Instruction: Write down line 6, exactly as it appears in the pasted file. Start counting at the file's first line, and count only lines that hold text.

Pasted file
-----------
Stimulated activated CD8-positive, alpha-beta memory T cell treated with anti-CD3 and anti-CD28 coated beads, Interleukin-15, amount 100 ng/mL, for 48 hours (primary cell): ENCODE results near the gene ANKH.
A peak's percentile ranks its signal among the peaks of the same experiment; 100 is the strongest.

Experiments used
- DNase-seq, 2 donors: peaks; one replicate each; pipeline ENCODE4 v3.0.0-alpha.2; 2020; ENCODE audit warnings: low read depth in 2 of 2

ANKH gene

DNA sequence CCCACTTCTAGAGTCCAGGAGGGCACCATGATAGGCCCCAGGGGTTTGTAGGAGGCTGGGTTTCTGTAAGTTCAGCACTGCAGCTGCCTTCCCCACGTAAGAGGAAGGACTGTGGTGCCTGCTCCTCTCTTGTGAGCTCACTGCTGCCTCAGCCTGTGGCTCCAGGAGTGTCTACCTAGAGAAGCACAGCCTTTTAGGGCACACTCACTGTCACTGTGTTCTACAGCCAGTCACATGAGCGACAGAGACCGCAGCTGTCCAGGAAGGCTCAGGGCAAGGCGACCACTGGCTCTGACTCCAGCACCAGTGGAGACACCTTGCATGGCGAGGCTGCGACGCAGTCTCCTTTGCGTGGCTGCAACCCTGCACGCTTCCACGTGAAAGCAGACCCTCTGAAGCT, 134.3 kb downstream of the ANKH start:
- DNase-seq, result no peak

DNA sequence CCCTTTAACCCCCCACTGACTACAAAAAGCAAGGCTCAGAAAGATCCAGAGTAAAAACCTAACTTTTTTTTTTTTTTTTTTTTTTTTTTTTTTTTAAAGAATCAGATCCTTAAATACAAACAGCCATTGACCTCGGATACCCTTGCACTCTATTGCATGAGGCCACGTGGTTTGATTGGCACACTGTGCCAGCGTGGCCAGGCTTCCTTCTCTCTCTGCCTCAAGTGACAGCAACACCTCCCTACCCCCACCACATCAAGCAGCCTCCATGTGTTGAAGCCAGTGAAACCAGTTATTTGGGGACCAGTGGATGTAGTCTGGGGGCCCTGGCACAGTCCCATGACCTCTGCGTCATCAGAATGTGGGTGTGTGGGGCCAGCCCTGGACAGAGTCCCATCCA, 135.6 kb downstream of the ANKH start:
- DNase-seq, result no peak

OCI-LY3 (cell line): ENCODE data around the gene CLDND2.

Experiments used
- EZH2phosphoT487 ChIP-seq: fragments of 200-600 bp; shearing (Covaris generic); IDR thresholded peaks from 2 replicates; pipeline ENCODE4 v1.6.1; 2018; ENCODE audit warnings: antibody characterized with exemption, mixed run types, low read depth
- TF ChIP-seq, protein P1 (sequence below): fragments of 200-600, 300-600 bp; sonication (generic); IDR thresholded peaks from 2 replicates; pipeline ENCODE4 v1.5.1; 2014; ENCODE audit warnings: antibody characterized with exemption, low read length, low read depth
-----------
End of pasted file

DNA sequence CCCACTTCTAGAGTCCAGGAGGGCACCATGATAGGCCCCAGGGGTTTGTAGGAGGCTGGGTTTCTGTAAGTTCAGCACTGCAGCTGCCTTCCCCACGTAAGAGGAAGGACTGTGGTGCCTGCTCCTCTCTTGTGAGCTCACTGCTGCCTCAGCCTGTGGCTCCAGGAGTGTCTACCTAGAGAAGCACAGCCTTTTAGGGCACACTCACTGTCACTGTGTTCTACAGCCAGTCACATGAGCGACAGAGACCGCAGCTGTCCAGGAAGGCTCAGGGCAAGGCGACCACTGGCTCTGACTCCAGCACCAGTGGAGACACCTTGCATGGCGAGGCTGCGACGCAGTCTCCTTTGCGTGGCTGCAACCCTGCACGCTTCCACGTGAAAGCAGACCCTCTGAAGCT, 134.3 kb downstream of the ANKH start: